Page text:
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Title: Securities and Exchange Commission v. Murgent Corporation

February 28, 2012


The opinion of the court was delivered by: The Honorable David O. Carter, Judge


Julie Barrera Not Present Courtroom Clerk Court Reporter


Before the Court is a Motion for Final Judgment of Disgorgement and Civil Penalties Against All Defendants filed by Plaintiff Securities and Exchange Commission ("SEC") (Docket 19) (the "Motion"). The Court finds this matter appropriate for decision without oral argument. Fed.R.Civ. P. 78; Local Rule 7-15. After considering the moving, opposing, and replying papers, the Court hereby GRANTS the Motion.


On June 22, 2011, Defendants mUrgent Corproation ("mUrgent"), Vladimir Boris Bugarski ("Boris"), Vladislav Walter Bugarski ("Walter"), and Aleksander Negovan Bugarski ("Aleks") (collectively, "Defendants") each consented to the entry of a judgment of permanent injunction against them (Dockets 10 - 13). On June 27, 2011, this Court entered Judgment of Permanent Injunction against Defendants (Docket 14). Each of the consents provides that the allegations of the Complaint must be accepted as true for the purpose of a motion for disgorgement and civil penalties (Dockets 10-13, ¶ 4).

The Complaint provides that Defendants created and utilized a "boiler-room" to sell mUrgent stock, in which Defendants supervised employees who cold-called investors, used high pressure sales tactics, and made material misrepresentations about such things as mUrgent's allegedly imminent IPO. Complaint, ¶ 3. There was, however, no plan for mUrgent to go public. Id. at ¶ 19-20. Defendants also misused investor funds, using that money for numerous personal expenses in violation of the Confidential Memoranda for their two offerings. Id. at ¶ 25-7. The Complaint asserts the following claims: (1) Unregistered Offer and Sale of Securities, in violation of Sections 5(a) and 5(c) of the Securities Act; (2) Fraud in the Offer or Sale of Securities, in violation of Section 17(a) of the Securities Act; (3) Fraud in Connection with the Purchase or Sale of Securities, in violation of Sections 10(b) of the Exchange Act and Rule 10b-5 Thereunder; (4) Failure to Register as a Broker or Dealer, in violation of Section 15(a)(1) of the Exchange Act; and (5) Control Person Liability Against Boris, Walter, and Aleks, in violation of Section 20(a) of the Exchange Act. Defendants are presumed to have committed each of these violations for the purposes of the present motion.


The Court would be well within its rights to grant the SEC's Motion as unopposed due to Defendants' late-filed opposition. Defendants' opposition was due on February 6, 2012 and yet was not filed until February 13, 2012. Pursuant to Local Rule 7-12, the Court could have granted the SEC's Motion on that basis alone. The Court, however, reaches the same result after considering the merits of Defendants' opposition.

A. Disgorgement

"[A] district court has broad equity powers to order the disgorgement of ill-gotten gains obtained through the violation of the securities laws. Disgorgement is designed to deprive a wrongdoer of unjust enrichment, and to deter others from violating securities laws by making them unenforceable." SEC v. Platforms Wireless, 617 F.3d 1072, 1096 (9th Cir. 2010) (quoting SEC v. First Pac. Bancorp, 142 F.3d 1186, 1191 (9th Cir. 1998)). Disgorgement forces a defendant to surrender his unjust enrichment, thus eliminating the incentive to violate securities laws. SEC v. Rind, 991 F.2d 1486, 1491, 1493 (9th Cir. 1993). In a motion for disgorgement, the SEC must only present evidence of a "reasonable approximation" of the defendants' ill-gotten gains. Platforms Wireless, 617 F.3d at 1096. The burden then shifts to defendants to "demonstrate that the disgorgement figure was not a reasonable approximation." Id. (quoting SEC v. First City Financial Corp., Ltd., 890 F.2d 1215, 1232 (D.C. Cir. 1989)). Courts have created this burden-shifting system because defendants are more likely to have access to relevant evidence, and "the risk of uncertainty should fall on the wrongdoer whose illegal conduct created that uncertainty." Id.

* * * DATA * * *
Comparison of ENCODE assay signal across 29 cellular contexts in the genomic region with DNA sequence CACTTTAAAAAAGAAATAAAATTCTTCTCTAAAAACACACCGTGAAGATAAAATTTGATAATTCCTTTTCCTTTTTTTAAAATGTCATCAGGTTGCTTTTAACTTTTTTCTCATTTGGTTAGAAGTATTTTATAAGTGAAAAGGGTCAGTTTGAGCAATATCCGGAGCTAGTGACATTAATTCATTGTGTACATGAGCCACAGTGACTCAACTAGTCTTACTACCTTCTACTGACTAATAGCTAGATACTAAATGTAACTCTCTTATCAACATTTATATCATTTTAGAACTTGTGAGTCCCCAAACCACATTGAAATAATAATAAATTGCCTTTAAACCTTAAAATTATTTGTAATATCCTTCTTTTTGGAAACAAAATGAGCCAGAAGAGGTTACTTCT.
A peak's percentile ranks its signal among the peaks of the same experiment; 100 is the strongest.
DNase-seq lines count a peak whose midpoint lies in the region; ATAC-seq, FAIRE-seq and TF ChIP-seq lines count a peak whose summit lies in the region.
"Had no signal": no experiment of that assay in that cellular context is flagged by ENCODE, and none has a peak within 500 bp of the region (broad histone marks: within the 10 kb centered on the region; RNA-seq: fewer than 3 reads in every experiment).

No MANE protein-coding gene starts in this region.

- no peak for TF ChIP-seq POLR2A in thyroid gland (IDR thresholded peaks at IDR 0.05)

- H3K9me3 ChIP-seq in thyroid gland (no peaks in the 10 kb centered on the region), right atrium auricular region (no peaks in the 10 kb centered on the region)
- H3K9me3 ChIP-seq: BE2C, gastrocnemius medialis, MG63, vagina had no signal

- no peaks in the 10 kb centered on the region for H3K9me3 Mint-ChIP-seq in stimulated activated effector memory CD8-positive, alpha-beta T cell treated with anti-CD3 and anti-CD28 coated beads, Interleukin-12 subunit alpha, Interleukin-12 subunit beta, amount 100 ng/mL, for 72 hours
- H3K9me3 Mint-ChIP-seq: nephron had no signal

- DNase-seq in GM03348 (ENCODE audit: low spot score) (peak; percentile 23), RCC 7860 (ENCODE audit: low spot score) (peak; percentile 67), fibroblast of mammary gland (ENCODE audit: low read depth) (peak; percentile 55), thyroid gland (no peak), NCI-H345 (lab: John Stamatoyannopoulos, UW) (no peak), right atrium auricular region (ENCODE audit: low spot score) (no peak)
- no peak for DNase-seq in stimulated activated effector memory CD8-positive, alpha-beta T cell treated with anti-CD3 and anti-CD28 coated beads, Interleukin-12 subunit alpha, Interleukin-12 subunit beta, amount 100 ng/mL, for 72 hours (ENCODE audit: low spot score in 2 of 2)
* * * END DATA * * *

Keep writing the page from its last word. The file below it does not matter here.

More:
Here, the SEC has set forth a reasonable approximation of Defendants' ill-gotten gains in seeking $9,634,972, which reflects the total proceeds received by Defendants in their unlawful sales of mUrgent stock. Joint and several liability is appropriate because the Defendants in this case collaborated to violate the securities laws. See id. at 1098; SEC v. JT Wallenbrock & Associates, 440 F.3d 1109, 1117 (9th Cir. 2006). Disgorgement also typically includes prejudgment interest, such that wrongdoers do not profit from their illegal conduct. SEC v. Cross Financial Services, Inc., 908 F. Supp. 718, 734 (C.D. Cal. 1995). The Judgment specifically provides for the prejudgment interest formula, and the SEC calculated prejudgment interest in accordance with that formula, resulting in a total prejudgment interest amount of $1,821,012. The total combined amount of disgorgement and prejudgment interest jointly and severally owed by Defendants is thus $11,455,884.

The burden then shifts to Defendants to demonstrate that the amount set forth by the SEC is unreasonable. In their late-filed Opposition, Defendants make absolutely no relevant argument to dispute the approximately $9 million base figure or the amount of prejudgment interest set forth by the SEC. Rather, Defendants inexplicably choose to rely on their inability to pay as grounds for the Court to deny the SEC's motion. Defendants have failed to cite any relevant legal authority to demonstrate that their alleged inability to pay should result in the denial of the SEC's Motion. The SEC's Motion for ...

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